As a student who is on the cusp of making important choices for my future as an adult, I am often told to sit down and make a plan. To decide which career path I wish to pursue, what colleges I’d like to apply to and how I plan to utilise my degree in the future. Though I’m hardly someone to refute the fact that high-level planning is essential in giving you a vision you can work towards, I like performing smaller tasks in bursts of spontaneity. For example, I have never in my life stuck to a study plan for more than a day. Whenever I try writing a novel, I never manage to make it past the third chapter outline before I start writing spontaneously, because the better ideas always come to me only once my novel starts taking shape.
In this blog post, I’ll be discussing why I like living life without a plan. Before I start, I’d just like to put it out there that spontaneity may not work for you, the same way planning doesn’t work for me. Ultimately, we’ve got to experiment and figure out what mode of working suits us best, because the way each of us likes to do things is different. This post is just my attempt at articulating my disinclination towards planning and why I prefer spontaneity.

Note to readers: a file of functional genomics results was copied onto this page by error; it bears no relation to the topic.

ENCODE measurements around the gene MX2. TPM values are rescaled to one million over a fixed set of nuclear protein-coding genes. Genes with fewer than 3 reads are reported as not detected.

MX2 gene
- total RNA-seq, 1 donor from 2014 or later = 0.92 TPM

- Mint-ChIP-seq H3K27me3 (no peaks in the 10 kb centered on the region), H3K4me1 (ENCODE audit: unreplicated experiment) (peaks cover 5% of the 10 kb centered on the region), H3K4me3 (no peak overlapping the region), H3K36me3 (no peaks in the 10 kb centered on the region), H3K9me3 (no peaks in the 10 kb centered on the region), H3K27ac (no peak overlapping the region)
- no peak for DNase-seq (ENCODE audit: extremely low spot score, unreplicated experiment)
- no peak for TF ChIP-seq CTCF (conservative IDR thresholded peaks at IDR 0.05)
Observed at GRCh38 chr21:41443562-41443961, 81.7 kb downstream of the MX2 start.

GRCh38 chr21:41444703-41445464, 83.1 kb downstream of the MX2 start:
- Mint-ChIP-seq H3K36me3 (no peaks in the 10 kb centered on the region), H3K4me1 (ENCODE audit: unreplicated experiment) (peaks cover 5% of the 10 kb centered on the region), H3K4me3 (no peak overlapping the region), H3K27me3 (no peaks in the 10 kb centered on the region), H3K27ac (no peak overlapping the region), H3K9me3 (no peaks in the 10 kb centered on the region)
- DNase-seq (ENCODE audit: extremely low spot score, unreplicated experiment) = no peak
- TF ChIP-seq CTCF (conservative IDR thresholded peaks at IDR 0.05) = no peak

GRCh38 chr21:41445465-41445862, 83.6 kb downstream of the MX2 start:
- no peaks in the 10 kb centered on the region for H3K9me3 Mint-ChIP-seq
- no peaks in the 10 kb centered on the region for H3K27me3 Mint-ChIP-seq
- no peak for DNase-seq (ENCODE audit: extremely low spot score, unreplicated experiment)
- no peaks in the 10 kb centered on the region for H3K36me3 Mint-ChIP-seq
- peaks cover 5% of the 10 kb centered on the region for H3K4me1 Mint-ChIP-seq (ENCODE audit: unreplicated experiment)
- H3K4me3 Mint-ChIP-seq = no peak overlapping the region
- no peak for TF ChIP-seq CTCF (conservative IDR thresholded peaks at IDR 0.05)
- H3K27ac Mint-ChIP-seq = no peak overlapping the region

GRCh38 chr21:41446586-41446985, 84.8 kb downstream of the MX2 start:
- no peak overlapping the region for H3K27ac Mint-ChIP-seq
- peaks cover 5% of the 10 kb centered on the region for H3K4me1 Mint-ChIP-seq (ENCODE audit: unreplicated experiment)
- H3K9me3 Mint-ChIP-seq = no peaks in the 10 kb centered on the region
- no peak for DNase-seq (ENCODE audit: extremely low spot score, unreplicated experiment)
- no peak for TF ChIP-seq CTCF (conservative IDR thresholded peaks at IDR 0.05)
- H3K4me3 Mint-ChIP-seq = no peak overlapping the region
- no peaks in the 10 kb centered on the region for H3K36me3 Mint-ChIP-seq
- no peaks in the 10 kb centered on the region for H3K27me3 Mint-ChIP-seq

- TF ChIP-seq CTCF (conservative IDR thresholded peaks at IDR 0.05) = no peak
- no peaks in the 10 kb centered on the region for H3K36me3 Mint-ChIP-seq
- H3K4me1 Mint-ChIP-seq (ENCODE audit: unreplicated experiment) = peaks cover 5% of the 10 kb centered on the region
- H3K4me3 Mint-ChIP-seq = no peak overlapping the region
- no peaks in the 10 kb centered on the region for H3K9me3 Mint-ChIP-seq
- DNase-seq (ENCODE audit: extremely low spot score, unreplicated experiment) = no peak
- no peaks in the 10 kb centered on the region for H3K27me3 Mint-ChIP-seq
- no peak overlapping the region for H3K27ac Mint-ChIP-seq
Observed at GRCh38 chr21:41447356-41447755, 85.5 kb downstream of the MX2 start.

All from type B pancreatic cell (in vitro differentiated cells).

I’m the type of person who thrives in a state of chaotic organisation. I simply can’t work at a clean desk and needs loud, energetic music to decipher my thoughts, not to clear them away. Adhering to a study plan is a Herculean task for me, and I find it impossible to tell you what I truly see myself doing in five years. I like getting out of my house even though the forecast says it’s going to rain, and wasting a whole day in the middle of exam season just because I can’t bear to look at my textbooks that day.
However, at the same time, I am someone who never turns in work late, has a problem not knowing where things are on my desk and can’t stand going out to eat if I don’t know where.
In short, I’m a paradox that’s really not accounted for on the spectrum. But I think I definitely lean towards the spontaneous side, and here’s why I prefer it that way:
- Planning creates expectations, and expectations often lead to disappointments: